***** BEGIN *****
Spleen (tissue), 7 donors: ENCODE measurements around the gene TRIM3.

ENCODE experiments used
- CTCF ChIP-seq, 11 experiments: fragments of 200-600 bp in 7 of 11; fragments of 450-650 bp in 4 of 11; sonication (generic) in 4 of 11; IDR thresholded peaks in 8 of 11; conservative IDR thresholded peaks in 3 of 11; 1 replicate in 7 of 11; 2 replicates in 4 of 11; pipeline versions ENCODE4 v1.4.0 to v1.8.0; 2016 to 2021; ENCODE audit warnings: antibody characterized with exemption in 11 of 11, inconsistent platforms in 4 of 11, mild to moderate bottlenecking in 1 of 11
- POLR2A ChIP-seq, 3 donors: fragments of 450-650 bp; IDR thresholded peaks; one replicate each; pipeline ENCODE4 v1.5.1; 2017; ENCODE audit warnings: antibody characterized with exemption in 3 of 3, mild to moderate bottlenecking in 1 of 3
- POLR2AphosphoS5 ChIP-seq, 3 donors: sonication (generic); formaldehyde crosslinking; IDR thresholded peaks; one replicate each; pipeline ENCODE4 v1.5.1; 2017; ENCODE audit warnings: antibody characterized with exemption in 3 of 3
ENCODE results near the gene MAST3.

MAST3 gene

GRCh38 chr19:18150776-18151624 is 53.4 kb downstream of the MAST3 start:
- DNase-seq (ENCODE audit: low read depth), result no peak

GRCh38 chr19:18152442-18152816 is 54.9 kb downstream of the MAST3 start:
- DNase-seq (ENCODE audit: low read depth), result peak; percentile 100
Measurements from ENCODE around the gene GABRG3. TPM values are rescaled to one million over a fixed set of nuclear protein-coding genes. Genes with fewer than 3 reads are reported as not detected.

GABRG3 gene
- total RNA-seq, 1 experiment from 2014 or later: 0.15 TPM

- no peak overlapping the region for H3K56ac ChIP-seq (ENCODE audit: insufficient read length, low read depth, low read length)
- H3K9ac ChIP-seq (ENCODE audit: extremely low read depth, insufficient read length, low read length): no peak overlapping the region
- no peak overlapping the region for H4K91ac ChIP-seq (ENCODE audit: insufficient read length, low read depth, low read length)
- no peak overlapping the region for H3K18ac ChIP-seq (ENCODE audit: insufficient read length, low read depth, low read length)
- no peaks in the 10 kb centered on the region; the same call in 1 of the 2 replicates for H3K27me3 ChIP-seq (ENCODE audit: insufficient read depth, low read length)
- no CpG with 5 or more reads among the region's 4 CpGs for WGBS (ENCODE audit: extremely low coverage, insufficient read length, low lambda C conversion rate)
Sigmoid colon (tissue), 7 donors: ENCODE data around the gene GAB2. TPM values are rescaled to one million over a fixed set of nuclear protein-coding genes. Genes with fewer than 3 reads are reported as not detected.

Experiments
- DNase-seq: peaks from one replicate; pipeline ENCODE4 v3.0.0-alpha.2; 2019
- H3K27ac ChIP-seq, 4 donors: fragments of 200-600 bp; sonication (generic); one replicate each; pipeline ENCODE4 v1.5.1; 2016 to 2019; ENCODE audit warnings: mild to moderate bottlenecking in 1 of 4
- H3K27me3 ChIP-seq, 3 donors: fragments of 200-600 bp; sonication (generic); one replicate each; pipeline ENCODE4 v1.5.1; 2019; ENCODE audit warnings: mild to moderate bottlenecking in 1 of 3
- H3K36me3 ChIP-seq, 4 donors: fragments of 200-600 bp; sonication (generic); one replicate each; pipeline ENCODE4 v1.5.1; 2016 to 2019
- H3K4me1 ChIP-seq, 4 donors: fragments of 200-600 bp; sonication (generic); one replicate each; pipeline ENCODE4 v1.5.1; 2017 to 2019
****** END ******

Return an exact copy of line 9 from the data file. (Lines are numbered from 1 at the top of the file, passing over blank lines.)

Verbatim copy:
- DNase-seq (ENCODE audit: low read depth), result no peak